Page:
British drivers caught on speed cameras in other EU countries are increasingly likely to be fined from 2017.
A fresh EU road safety directive is set to come into force later this year after having been approved unanimously in February.
Britain, Ireland and Denmark opted out of the previous directive from 2011. This made it difficult for authorities to track down the identity of offending drivers from those countries.
Now the trio have until May 2017 to enforce the new directive. It will give police elsewhere in the EU the right to access British motorists’ info from the DVLA.
At the same time, British authorities will be able to identify European drivers who commit traffic violations in the UK.
British drivers who commit offences in rental cars already face fines, which can be taken from the credit card they used to rent the car.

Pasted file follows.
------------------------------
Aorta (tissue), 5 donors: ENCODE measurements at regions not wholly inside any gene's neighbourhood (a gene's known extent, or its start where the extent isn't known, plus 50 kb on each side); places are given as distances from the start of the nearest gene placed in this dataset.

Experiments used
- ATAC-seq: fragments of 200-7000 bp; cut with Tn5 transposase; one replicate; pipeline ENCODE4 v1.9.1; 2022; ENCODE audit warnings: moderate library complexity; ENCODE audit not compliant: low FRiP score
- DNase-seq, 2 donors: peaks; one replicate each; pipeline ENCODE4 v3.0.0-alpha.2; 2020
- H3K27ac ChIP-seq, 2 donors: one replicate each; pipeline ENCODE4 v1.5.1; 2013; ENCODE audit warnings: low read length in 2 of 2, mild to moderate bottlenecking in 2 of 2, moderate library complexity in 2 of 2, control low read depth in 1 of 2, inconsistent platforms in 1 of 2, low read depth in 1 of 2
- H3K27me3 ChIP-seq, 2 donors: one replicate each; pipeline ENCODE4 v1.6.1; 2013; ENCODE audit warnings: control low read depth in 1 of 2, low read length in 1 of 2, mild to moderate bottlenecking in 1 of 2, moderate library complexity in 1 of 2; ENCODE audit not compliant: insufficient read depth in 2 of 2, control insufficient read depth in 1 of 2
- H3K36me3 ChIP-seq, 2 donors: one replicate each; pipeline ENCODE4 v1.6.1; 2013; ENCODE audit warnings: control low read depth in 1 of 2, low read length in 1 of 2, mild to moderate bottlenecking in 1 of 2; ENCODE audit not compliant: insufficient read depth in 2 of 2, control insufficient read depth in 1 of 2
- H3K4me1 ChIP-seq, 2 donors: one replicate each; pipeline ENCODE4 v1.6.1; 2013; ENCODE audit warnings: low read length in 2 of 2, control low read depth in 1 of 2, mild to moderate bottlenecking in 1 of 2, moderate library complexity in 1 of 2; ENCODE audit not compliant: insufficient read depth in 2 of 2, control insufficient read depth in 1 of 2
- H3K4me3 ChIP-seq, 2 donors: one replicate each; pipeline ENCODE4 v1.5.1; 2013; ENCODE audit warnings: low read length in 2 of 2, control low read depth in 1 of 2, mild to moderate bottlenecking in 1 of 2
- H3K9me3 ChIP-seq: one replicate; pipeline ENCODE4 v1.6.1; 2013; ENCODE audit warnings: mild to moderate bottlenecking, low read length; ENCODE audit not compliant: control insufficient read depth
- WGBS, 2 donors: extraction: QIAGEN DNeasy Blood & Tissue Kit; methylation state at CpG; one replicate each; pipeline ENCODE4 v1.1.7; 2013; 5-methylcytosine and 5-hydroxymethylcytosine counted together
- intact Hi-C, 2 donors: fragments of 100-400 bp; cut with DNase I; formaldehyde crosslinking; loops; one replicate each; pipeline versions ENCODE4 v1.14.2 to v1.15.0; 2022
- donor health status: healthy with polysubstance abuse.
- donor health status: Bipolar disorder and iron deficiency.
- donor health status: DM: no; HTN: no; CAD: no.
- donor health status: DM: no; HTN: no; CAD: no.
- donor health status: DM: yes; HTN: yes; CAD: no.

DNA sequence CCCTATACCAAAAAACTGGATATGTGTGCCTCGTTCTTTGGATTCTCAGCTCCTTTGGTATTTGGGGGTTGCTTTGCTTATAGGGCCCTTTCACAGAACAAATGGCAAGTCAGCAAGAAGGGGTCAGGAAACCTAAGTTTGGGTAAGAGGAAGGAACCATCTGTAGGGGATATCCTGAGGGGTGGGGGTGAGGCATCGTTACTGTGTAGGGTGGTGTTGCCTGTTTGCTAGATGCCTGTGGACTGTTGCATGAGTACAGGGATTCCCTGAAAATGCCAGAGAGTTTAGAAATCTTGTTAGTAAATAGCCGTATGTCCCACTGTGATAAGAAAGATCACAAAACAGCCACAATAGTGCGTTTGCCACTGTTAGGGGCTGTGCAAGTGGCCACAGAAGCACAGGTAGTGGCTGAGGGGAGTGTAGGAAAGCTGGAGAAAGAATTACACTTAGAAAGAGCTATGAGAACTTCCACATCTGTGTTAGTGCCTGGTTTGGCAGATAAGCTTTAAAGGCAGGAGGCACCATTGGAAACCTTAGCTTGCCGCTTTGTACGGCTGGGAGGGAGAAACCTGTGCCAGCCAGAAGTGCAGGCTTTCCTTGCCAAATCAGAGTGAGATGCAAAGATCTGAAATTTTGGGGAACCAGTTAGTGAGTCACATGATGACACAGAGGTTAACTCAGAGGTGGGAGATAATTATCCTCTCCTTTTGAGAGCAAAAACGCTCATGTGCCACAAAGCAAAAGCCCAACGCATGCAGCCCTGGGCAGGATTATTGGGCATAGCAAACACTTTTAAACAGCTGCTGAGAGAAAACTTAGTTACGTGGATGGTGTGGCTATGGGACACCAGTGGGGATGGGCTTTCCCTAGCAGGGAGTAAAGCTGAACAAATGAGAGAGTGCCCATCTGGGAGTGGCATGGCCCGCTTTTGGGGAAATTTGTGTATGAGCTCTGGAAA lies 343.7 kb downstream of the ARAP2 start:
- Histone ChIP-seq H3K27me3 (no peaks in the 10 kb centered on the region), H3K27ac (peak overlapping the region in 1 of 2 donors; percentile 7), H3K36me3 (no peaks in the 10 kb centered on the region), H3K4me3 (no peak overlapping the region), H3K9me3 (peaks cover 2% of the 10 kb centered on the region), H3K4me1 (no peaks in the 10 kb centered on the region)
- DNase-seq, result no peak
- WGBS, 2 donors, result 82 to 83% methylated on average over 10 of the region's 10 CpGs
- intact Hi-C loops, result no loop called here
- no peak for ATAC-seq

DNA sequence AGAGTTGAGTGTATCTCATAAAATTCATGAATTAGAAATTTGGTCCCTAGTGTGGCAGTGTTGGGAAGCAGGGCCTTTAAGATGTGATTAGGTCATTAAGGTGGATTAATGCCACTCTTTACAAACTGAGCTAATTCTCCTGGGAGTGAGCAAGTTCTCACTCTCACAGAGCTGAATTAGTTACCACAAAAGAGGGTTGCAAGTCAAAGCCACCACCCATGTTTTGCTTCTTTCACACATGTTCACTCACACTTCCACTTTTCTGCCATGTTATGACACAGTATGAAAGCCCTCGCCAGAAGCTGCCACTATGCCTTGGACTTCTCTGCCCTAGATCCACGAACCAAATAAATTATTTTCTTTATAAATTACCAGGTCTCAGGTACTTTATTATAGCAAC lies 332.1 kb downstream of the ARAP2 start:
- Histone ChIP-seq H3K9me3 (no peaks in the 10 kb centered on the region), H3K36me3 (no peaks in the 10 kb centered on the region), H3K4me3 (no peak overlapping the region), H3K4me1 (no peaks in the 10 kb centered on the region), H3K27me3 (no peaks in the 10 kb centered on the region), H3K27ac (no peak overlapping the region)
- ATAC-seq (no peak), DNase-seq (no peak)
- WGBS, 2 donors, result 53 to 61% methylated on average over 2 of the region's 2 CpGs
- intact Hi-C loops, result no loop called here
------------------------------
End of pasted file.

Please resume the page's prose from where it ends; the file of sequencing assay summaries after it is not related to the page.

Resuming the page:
Half-a-million British motorists are caught by speed cameras in France each year. Foreign drivers are responsible for about 25% of all speeding offences in France and the percentage shoots up during the summer.
French police do not currently try to collect fines, but they will demand a fine on the spot if they stop speeding motorists.
The rules will be reviewed in 2016 and the possibility of foreign police deducting points from British drivers could also be included.
It is not yet known how motorists will be pursued for these fines. It likely that every country will have its own methods which the AA fears could lead to a bureaucratic nightmare.
Why did they opt out? I agree about the bureaucratic nightmare, but as parts of the EU, these countries should form a part of the campaign against dangerous driving. I see no reason to protect those who speed, even if it is only in France.